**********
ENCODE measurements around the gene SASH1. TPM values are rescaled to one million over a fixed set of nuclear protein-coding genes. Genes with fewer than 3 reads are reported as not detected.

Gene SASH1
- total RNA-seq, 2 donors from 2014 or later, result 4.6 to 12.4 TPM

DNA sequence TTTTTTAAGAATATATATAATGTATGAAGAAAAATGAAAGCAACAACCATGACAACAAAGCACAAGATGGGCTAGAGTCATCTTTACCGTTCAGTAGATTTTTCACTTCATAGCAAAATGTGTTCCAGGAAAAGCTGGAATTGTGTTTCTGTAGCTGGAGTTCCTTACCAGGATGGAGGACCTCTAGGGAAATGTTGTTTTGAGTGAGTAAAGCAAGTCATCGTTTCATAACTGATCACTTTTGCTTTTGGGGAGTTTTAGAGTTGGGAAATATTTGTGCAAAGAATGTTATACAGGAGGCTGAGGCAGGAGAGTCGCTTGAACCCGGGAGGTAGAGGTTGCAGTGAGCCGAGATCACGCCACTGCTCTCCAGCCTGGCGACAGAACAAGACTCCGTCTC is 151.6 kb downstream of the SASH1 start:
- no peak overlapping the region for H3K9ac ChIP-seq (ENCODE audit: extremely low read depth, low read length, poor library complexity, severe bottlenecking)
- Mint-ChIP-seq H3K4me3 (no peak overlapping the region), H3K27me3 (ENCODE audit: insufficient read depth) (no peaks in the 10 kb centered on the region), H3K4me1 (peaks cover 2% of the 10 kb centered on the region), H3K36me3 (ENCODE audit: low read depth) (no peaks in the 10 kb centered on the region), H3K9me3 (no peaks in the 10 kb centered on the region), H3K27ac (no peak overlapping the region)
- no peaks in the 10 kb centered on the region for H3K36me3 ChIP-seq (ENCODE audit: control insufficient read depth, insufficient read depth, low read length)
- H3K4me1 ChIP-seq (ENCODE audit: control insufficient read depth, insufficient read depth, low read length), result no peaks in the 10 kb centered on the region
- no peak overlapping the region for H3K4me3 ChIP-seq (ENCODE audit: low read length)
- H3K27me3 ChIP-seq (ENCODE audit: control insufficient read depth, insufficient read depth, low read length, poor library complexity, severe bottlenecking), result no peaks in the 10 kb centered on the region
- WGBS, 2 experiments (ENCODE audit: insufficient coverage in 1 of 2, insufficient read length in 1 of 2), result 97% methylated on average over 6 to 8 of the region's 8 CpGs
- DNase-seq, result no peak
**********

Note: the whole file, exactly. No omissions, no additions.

ENCODE measurements around the gene SASH1. TPM values are rescaled to one million over a fixed set of nuclear protein-coding genes. Genes with fewer than 3 reads are reported as not detected.

Gene SASH1
- total RNA-seq, 2 donors from 2014 or later, result 4.6 to 12.4 TPM

DNA sequence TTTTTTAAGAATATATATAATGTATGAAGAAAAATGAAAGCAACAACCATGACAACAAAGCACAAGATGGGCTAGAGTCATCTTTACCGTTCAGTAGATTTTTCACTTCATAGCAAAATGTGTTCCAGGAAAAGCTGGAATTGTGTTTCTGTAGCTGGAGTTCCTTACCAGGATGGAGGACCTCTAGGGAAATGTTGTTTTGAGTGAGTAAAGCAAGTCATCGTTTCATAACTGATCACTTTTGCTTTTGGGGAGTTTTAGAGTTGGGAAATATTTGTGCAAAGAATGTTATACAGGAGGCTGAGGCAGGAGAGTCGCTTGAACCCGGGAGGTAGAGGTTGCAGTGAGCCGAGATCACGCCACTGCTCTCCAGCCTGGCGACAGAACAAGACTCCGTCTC is 151.6 kb downstream of the SASH1 start:
- no peak overlapping the region for H3K9ac ChIP-seq (ENCODE audit: extremely low read depth, low read length, poor library complexity, severe bottlenecking)
- Mint-ChIP-seq H3K4me3 (no peak overlapping the region), H3K27me3 (ENCODE audit: insufficient read depth) (no peaks in the 10 kb centered on the region), H3K4me1 (peaks cover 2% of the 10 kb centered on the region), H3K36me3 (ENCODE audit: low read depth) (no peaks in the 10 kb centered on the region), H3K9me3 (no peaks in the 10 kb centered on the region), H3K27ac (no peak overlapping the region)
- no peaks in the 10 kb centered on the region for H3K36me3 ChIP-seq (ENCODE audit: control insufficient read depth, insufficient read depth, low read length)
- H3K4me1 ChIP-seq (ENCODE audit: control insufficient read depth, insufficient read depth, low read length), result no peaks in the 10 kb centered on the region
- no peak overlapping the region for H3K4me3 ChIP-seq (ENCODE audit: low read length)
- H3K27me3 ChIP-seq (ENCODE audit: control insufficient read depth, insufficient read depth, low read length, poor library complexity, severe bottlenecking), result no peaks in the 10 kb centered on the region
- WGBS, 2 experiments (ENCODE audit: insufficient coverage in 1 of 2, insufficient read length in 1 of 2), result 97% methylated on average over 6 to 8 of the region's 8 CpGs
- DNase-seq, result no peak